We’ve been here, working, for a little over a month. Nothing dramatic or very exciting has happened yet, but in our excursions into Daegu, Busan, and around the area have been fun for us.
So although we’re in a very remote village, we get out on the weekends to see and do things. A few weeks ago, we went to Busan for a mandatory office trip. After dinner, we were dropped off in a nice shopping district to look around for an hour or so. It was really cold, so Jordan and I found a cat cafe and spend most of our time in there.
Busan was all lit up for Christmas, and Mariah Carey’s “All I Want for Christmas” was blaring from almost every store. The cat cafe was a welcome and warm respite from the business of the shopping world.
And what is a cat cafe, you ask? Well, it’s a regular coffee shop with cats in it! The cats live there, owned by the cafe-owner, and are used to people. The appeal of the place is not only the coffee, but the warm-fuzzies you get when you pet a cat, but then don’t have to clean the litter box afterward.
Everything seemed to be pretty sanitary, for having ten cats running around the place. Those two cats are on the espresso machine, drawn to its heat.
Everyone that enters has to buy a drink, and they are all pretty pricey–no matter what is ordered, a drink is 7,000 won (around 6.50 USD). So we sipped our hot chocolate and tried to convince the cats to come to us. Everyone else was trying to do the same, so the cats seemed pretty tired of the human interaction. But still, it was a blast. Koreans go nuts over themes (or themed anything, really), so cat cafes and dog cafes are very popular in Korea. In fact, we heard that a sheep cafe exists in Seoul, as well as a raccoon cafe. I have got to check out the raccoon one! Maybe when we visit Seoul we’ll drop by, even though the drinks are expensive.
Koreans also love karaoke, which they call noraebang. So our boss took us all to a noraebang. Karaoke is definitely NOT on my “top 20 things to do” list, but we had the place for two hours and had to keep going. Thankfully, Koreans do it a little differently: you rent a room, which also usually includes beer and food–that made it better. Sometimes Koreans even get up and dance. So that happened for two hours. Yep. And we got a photo to document it.
The next Sunday, after church, we went out for a late lunch. Our new friends told us about an amazing used bookstore named “Buy The Book.” It’s a hidden, hole-in-the-wall place, but that’s really a part of it’s charm. Located in the pedestrian and downtown district of Daegu, it’s on the fourth floor above a Mr. Pizza restaurant. That’s about the only way I’ll know how to find it again. Buy The Book is owned by a Canadian Korean who specializes in making and serving poutine. Because we were with Canadians and New Englanders, they told us we “absolutely had to try poutine” and that it was the best Canadian comfort food.
To be honest, I didn’t know what poutine was. I’d heard of it before, but had never had it. For the uninitiated, I can report that it is french fries, covered in brown gravy, with cheese curds to top it off. And somehow, it really is great comfort food. Jordan and I ordered a bowl of philly poutine, which is, according to the menu, when “America and Canada get together and make magic.” And yes, it was wonderful. Unfortunately, I didn’t get a photo of the store or the food. But I will go back! And Jordan will take photos then. Because it’s a haven for western expats, their facebook page is more of a community than a storefront. Koreans drop by frequently to practice their English. It’s one of those places you can grab a book, order some food, and hole up for the entire afternoon just enjoying the ambiance and quiet.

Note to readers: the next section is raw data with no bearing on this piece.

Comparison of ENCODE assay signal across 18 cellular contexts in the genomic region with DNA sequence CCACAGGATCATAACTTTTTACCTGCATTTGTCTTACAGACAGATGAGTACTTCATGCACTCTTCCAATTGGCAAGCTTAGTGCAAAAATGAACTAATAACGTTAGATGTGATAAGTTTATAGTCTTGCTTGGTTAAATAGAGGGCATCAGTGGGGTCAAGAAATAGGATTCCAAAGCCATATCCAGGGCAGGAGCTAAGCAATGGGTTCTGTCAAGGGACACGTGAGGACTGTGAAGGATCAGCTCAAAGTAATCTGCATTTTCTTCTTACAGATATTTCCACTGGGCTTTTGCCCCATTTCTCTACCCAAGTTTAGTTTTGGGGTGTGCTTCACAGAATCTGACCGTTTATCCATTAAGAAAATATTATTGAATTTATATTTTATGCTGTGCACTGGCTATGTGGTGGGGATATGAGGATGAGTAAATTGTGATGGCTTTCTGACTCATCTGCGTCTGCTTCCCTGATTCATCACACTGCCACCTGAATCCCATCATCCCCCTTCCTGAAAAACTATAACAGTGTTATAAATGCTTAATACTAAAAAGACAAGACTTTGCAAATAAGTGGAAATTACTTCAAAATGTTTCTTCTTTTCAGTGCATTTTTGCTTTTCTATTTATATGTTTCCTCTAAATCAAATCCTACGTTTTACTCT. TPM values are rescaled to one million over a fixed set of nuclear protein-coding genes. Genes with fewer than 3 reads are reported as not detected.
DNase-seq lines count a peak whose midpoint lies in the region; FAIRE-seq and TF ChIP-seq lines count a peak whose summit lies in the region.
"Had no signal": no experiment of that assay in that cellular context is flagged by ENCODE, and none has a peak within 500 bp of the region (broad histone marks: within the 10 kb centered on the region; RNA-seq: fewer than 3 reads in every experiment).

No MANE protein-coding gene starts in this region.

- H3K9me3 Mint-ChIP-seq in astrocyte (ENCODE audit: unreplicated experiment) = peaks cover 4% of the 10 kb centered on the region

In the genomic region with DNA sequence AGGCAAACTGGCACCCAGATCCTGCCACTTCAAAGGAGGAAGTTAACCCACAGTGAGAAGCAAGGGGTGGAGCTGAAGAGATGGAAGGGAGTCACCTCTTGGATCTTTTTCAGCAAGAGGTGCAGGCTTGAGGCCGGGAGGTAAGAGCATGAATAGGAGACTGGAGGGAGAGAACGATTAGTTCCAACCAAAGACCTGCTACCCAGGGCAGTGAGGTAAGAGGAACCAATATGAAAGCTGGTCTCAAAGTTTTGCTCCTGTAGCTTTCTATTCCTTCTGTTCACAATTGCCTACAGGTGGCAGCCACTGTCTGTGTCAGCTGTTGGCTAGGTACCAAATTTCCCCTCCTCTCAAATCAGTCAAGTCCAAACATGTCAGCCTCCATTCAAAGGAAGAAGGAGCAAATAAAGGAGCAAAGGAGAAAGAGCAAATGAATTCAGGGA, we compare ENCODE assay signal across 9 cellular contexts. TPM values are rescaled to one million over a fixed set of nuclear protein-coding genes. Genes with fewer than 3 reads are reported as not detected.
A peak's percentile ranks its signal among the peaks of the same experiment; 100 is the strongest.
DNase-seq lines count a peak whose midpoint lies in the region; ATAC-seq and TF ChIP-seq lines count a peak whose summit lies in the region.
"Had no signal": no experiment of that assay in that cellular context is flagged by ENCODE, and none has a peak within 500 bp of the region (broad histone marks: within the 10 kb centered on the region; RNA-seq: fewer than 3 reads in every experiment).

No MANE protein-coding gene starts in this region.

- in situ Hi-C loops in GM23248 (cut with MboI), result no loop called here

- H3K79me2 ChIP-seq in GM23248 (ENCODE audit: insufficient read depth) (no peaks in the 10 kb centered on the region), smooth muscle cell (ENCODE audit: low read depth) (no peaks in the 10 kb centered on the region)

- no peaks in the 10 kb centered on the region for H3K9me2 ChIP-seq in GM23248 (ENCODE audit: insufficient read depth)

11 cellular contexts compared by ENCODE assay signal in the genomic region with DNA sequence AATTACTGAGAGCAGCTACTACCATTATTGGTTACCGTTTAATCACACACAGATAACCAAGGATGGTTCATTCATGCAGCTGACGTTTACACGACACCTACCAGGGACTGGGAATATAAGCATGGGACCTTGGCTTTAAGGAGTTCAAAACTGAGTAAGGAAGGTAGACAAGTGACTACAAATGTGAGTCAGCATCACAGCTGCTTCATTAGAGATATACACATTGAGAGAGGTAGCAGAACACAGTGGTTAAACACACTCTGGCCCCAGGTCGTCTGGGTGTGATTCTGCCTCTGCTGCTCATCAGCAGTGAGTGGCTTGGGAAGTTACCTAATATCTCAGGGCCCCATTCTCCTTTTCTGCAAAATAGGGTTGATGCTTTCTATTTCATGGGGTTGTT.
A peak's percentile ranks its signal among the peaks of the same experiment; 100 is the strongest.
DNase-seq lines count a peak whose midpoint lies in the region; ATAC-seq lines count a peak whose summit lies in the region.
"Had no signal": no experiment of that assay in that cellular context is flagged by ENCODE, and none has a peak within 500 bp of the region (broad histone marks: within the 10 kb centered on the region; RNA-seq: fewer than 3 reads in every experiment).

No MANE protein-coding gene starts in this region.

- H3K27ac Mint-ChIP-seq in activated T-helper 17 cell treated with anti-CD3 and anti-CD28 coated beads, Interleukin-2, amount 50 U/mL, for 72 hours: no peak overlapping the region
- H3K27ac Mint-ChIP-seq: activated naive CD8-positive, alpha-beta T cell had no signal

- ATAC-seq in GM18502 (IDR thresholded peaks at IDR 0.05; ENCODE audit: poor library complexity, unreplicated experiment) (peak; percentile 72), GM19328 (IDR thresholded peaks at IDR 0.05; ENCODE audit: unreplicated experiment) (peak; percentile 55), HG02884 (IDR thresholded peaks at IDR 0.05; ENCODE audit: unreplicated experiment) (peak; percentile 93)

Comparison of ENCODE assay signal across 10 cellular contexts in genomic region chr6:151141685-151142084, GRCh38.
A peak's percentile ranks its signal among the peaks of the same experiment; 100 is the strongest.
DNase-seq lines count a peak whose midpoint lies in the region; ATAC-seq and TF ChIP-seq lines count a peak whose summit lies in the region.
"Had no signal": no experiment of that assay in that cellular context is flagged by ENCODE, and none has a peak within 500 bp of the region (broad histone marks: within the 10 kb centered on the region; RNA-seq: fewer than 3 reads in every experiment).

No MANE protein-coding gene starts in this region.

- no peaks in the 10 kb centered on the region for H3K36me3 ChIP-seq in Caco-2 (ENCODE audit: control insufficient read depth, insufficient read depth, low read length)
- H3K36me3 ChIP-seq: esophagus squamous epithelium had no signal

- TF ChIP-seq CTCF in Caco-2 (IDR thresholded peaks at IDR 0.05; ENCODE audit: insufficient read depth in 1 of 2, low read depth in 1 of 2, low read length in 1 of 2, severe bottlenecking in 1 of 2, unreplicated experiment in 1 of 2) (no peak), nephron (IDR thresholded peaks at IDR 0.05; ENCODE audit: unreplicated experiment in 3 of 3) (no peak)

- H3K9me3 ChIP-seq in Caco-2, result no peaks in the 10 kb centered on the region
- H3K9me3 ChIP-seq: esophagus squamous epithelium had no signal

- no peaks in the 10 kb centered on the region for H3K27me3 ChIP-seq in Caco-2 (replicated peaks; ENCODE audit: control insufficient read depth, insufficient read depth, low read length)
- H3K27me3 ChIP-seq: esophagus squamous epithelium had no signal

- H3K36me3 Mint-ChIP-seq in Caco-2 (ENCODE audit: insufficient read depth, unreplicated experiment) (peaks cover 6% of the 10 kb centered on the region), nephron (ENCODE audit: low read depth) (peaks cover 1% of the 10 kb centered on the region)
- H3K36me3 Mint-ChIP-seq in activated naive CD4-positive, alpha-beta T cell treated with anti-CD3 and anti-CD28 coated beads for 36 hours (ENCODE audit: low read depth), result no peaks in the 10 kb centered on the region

And finally, in others news:
I can record that it took us 20 days to come to the conclusion that leaving behind our corn bags was a terrible, terrible mistake, no matter the airline weight limit. It took us another 20 days to do something about it. A couple of nights ago Jordan said he was fed up with the cold and how, even cowering in our bed with the electric radiator on full blast, he was never completely comfortable. And going out to the bathroom was a feat as brave as fording river rapids, so he did something about it. Jordan found a pair of his socks, poured several cups of rice into a sock, knotted it, and then double-bagged it with the second sock. It’s a temporary solution, yes, but it works! We stick it in the microwave for a couple of minutes, and it works as well as our corn bags ever did. So that’s a little victory against the Korean winter.
That’s about all I have to share with everyone for now, besides that yes, of course, we did see Star Wars. We may see it a second time, like everyone back in the States. Christmas is coming up, and if I hear “All I Want for Christmas is You” one more time I might rip my hair out. Since we’re going to Seoul for Christmas, I might end up bald. But we’ll see–maybe I’ll be so distracted by The Nutcracker and all the amazing sights of Seoul that I won’t notice Mariah Carey. It will be our first time in Seoul, and we’re pretty excited about it.
Of course, we miss our family and the traditions we’ve grown up with (holidays just don’t feel as right without the comfort of familiarity), but a chance to spend Christmas in Seoul is exciting and fantastic in its own right. We can’t wait to experience it!
Merry Christmas, everyone!